2 editions published in 1995 in English and held by 130 WorldCat member libraries worldwide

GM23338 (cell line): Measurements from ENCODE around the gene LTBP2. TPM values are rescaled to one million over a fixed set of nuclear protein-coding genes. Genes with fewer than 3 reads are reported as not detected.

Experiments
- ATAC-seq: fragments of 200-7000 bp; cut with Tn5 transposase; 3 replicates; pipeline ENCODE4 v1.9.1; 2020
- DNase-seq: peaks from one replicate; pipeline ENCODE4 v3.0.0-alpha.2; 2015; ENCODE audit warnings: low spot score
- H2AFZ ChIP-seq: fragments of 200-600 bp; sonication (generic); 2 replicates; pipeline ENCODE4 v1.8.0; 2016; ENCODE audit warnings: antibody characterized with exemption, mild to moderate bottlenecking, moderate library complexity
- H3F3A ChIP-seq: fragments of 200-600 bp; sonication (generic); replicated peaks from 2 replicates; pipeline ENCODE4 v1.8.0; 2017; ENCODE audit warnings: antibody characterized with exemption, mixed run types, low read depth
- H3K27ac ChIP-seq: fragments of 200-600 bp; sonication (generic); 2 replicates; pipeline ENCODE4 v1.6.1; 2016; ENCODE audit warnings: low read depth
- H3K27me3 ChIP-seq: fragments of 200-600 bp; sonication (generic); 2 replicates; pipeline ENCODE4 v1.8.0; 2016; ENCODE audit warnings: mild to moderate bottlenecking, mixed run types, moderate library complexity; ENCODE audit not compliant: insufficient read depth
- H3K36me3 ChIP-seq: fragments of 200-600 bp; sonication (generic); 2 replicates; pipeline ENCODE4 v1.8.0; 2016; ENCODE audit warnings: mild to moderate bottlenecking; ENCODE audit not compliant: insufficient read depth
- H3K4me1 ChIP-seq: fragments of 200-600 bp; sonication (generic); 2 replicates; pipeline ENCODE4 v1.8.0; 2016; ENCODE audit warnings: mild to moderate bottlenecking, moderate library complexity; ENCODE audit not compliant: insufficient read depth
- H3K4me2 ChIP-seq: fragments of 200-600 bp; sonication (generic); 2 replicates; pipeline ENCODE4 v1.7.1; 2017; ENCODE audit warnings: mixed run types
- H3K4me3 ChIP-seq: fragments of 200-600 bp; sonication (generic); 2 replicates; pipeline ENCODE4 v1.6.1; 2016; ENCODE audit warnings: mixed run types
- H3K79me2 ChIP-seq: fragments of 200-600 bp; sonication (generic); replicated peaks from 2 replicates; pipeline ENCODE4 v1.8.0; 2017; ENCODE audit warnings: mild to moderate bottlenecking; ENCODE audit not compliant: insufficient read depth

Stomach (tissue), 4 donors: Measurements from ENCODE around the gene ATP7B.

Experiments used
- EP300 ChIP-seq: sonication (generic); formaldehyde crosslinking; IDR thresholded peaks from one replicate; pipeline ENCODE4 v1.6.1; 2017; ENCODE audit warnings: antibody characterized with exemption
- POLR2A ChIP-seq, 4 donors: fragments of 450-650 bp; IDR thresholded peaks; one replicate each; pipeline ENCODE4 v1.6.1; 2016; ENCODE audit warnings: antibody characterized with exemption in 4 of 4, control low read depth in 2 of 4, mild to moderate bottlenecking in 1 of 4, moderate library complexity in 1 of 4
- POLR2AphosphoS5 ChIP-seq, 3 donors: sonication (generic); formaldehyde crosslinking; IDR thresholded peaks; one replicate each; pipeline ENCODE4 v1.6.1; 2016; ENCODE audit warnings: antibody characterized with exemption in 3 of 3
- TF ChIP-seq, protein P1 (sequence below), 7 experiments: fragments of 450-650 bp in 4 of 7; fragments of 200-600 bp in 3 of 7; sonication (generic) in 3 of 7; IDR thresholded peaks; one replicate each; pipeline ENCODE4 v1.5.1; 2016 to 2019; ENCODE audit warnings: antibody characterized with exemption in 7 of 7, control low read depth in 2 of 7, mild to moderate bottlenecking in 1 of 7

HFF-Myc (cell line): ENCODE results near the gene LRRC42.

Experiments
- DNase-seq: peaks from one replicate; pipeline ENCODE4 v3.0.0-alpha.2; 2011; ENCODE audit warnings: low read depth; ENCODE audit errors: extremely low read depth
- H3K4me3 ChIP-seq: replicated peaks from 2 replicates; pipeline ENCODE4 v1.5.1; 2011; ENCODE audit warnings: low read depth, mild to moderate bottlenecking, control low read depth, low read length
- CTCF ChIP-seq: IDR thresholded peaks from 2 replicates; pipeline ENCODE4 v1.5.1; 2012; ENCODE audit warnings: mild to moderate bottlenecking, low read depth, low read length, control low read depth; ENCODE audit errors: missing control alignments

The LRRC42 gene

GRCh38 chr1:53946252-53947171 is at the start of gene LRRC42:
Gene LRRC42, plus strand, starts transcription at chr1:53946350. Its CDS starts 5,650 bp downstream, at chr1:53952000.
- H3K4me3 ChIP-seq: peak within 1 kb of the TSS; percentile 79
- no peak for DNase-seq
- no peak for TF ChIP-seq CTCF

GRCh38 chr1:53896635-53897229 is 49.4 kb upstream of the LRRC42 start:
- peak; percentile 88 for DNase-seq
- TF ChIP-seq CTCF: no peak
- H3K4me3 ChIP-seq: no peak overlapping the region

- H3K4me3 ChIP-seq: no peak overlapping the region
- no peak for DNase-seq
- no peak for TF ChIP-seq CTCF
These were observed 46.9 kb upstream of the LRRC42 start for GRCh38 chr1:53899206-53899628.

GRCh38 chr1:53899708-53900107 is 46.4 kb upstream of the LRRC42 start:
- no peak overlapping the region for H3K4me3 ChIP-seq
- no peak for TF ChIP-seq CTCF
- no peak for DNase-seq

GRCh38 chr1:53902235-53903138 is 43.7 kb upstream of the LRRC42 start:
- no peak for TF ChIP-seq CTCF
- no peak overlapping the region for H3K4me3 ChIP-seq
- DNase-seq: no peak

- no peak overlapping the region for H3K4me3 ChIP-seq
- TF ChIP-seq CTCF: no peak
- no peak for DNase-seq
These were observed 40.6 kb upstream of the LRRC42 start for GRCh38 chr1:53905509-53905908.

This publication is based on work conducted at the North Central Regional Educational Laboratory (ncrel), which serves seven states in the Midwest. Part of the national research and development system administered by the Office of Educational Research and Improvement, U.S. Department of Education, the regional educational laboratories provide schools and communities with the latest information on learning. This planning document is intended for education decision makers to use as they investigate new technologies to support student learning. It explains indicators of effective learning and high technology performance, an analytic framework to help educators ensure that their use of technology complements their goals for student learning, policy issues in the use of technology in learning, and key implementation issues in the use of technology for learning. The publication includes the following sections: "New Times Demand New Ways of Learning"; "The Technology Effectiveness Framework"; "Policy Issues in Using Technology for Engaged Learning"; "Putting Policy into Place"; and "Recommendations for Policymakers and Educators." A section with instructions for using the learning and technology framework includes tables for planners to graphically depict current realities and future goals, and a step-by-step guide to examining technology programs according to features that contribute to engaged learning and high technology performance. (Swc)